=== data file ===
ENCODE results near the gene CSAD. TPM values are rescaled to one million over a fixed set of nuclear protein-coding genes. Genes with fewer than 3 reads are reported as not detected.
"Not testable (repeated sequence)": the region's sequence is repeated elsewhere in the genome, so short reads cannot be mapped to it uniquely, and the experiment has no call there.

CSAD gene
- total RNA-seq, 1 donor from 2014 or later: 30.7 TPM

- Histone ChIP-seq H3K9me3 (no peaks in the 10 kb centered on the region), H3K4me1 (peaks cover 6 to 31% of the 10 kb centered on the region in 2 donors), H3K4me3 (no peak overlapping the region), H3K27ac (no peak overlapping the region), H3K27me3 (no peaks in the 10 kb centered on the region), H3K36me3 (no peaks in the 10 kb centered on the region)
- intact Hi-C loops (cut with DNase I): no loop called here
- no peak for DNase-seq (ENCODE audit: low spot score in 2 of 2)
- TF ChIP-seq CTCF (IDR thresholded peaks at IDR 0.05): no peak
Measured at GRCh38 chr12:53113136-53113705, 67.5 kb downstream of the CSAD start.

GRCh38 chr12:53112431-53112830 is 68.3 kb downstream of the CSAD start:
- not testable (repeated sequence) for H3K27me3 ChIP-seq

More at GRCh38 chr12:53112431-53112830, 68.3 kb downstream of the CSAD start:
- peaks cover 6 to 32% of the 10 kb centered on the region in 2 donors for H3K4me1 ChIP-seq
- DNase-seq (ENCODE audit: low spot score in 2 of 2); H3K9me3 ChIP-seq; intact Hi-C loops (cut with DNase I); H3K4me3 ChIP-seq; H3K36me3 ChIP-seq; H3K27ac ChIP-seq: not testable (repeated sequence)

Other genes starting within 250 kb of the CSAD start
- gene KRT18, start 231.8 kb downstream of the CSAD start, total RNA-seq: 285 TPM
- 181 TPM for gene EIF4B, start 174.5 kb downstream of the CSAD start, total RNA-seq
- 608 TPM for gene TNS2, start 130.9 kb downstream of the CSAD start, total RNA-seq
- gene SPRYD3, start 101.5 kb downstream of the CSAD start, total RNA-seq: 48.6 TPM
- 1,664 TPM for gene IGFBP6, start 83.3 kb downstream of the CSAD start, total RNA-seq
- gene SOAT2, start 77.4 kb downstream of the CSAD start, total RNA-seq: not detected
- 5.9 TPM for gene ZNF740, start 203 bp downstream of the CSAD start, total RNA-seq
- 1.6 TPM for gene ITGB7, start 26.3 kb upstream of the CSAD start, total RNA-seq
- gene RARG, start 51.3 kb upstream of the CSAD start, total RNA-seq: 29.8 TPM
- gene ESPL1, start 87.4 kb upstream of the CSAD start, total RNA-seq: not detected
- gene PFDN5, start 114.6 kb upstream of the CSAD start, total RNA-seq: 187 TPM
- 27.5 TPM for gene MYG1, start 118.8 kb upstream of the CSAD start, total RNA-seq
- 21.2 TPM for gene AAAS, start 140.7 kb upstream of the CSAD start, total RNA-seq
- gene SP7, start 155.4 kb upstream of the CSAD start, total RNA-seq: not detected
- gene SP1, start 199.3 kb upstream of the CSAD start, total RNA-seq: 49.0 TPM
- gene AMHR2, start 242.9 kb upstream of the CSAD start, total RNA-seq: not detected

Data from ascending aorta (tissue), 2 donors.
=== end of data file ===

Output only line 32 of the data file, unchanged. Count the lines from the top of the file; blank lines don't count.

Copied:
Data from ascending aorta (tissue), 2 donors.